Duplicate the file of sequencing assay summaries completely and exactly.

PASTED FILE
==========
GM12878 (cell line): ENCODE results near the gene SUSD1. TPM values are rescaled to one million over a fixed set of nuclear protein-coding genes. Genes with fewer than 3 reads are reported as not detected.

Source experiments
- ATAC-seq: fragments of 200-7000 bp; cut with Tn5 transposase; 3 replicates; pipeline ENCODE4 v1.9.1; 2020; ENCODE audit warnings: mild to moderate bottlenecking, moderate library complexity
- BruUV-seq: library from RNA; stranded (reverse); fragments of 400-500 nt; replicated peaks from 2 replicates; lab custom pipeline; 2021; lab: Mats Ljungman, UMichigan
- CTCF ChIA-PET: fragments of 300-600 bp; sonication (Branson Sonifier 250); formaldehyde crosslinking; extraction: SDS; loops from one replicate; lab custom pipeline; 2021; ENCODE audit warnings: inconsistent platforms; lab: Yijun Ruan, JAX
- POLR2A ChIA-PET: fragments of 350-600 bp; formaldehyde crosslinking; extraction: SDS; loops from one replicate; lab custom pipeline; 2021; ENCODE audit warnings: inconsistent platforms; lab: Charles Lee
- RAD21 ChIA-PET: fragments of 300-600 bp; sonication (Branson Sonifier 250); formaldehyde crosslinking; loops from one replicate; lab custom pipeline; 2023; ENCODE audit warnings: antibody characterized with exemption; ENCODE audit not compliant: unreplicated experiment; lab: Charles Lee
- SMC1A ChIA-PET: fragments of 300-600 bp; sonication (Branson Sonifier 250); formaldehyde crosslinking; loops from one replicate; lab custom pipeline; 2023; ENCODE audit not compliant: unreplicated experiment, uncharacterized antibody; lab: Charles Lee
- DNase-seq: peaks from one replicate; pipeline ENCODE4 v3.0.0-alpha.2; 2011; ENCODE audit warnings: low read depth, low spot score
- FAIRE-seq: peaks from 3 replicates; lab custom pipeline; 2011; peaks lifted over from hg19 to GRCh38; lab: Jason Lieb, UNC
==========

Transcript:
GM12878 (cell line): ENCODE results near the gene SUSD1. TPM values are rescaled to one million over a fixed set of nuclear protein-coding genes. Genes with fewer than 3 reads are reported as not detected.

Source experiments
- ATAC-seq: fragments of 200-7000 bp; cut with Tn5 transposase; 3 replicates; pipeline ENCODE4 v1.9.1; 2020; ENCODE audit warnings: mild to moderate bottlenecking, moderate library complexity
- BruUV-seq: library from RNA; stranded (reverse); fragments of 400-500 nt; replicated peaks from 2 replicates; lab custom pipeline; 2021; lab: Mats Ljungman, UMichigan
- CTCF ChIA-PET: fragments of 300-600 bp; sonication (Branson Sonifier 250); formaldehyde crosslinking; extraction: SDS; loops from one replicate; lab custom pipeline; 2021; ENCODE audit warnings: inconsistent platforms; lab: Yijun Ruan, JAX
- POLR2A ChIA-PET: fragments of 350-600 bp; formaldehyde crosslinking; extraction: SDS; loops from one replicate; lab custom pipeline; 2021; ENCODE audit warnings: inconsistent platforms; lab: Charles Lee
- RAD21 ChIA-PET: fragments of 300-600 bp; sonication (Branson Sonifier 250); formaldehyde crosslinking; loops from one replicate; lab custom pipeline; 2023; ENCODE audit warnings: antibody characterized with exemption; ENCODE audit not compliant: unreplicated experiment; lab: Charles Lee
- SMC1A ChIA-PET: fragments of 300-600 bp; sonication (Branson Sonifier 250); formaldehyde crosslinking; loops from one replicate; lab custom pipeline; 2023; ENCODE audit not compliant: unreplicated experiment, uncharacterized antibody; lab: Charles Lee
- DNase-seq: peaks from one replicate; pipeline ENCODE4 v3.0.0-alpha.2; 2011; ENCODE audit warnings: low read depth, low spot score
- FAIRE-seq: peaks from 3 replicates; lab custom pipeline; 2011; peaks lifted over from hg19 to GRCh38; lab: Jason Lieb, UNC